The sacred-profane distinction and the effects of ‘effervescence’

The first objection is that it is not clear that the taboos that maintain and preserve the sacred can also generate and explain altruism and social service through ‘effervescence’. Durkheim appears to be using one ethical code or structure, that is a rules/duty framework to explain the existence of virtue ethics.

On one level, Durkheim’s definition of the sacred is not unlike that of the Catholic Church. What both rule out is the idea that ‘sacrilege’ could ever involve something other than a rule by an authority. For instance, the New Advent Catholic Encyclopaedia defines the sacred as a juridical category—only those things that the Church has decided are sacred are sacred, the sacred in this sense is something that has been consecrated, it is a special status. Joseph Delany writes,

Theologians are substantially agreed in regarding as sacred that and that only which by a public rite and by Divine of ecclesiastical institution has been dedicated to the worship of God. The point is that the public authority must intervene; private initiative, no matter how ardent in devotion or praiseworthy in motive, does not suffice. Attributing a sacred character to a thing is a juridical act, and as such is a function of the governing power of the Church.[27]

This means that, according to the writers of the New Advent, there are a great many religious things that are not sacred. Hence they make a distinction between crimes of sacrilege, properly so called, which is the violation or injurious treatment of a sacred object, and transgressions against the virtue of religion, such as superstition, blasphemy and perjury, simony, idolatry and superstition, that might be commonly, and improperly, referred to as sacred.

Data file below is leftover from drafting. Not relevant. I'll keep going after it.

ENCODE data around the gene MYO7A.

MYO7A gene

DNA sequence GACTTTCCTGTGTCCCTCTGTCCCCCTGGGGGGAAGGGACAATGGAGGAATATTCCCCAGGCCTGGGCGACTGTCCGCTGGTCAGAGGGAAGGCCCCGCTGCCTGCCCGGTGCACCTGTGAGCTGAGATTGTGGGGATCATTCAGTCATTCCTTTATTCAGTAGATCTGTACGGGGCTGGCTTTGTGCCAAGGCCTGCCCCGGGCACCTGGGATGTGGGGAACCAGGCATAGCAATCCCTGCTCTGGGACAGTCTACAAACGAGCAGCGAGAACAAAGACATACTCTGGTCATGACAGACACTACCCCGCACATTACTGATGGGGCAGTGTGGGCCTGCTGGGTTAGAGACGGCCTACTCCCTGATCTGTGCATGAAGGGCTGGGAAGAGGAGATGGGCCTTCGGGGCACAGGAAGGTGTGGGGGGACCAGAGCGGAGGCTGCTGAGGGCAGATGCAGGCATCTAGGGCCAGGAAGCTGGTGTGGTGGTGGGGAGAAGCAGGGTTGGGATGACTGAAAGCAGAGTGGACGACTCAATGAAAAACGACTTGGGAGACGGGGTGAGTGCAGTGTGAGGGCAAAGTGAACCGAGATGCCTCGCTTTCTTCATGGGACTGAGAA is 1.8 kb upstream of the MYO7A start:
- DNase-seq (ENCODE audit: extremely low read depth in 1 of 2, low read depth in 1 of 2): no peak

While there is some similarity between Durkheim and the Catholic definition of the sacred, there are also significant differences. For one thing, Durkheim reduces all morality to a juridical morality, whereas the Catholic definition does not.

Durkheim appears straightforwardly wrong on this point, and there appear to be many moral codes that are not based in the sacred as he describes it—for example, the ethics of care, or loyalty to friends, and civic and religious virtues—that cannot be explained by reference to an authoritative source. Secondly, the New Advent recognises that although not crimes against the sacred, there are other moral values associated with religion, including a number of virtues.

Rules spell out a minimal action—they do not reflect aspirations. No-one is obliged to become a saint, or to live a life of devotion, even if they are expected to observe the rules of a religion, and practise, to the extent that they are able, the virtues. However, they are excused for failing to achieve virtues in a way that they are not excused for failing to observe rules. Durkheim might still argue that the virtues, such as good citizenship or devotion, are based on collective representations of the good, but he cannot argue that the ethics involved in these collective representations all depend on a rule-bound moral code.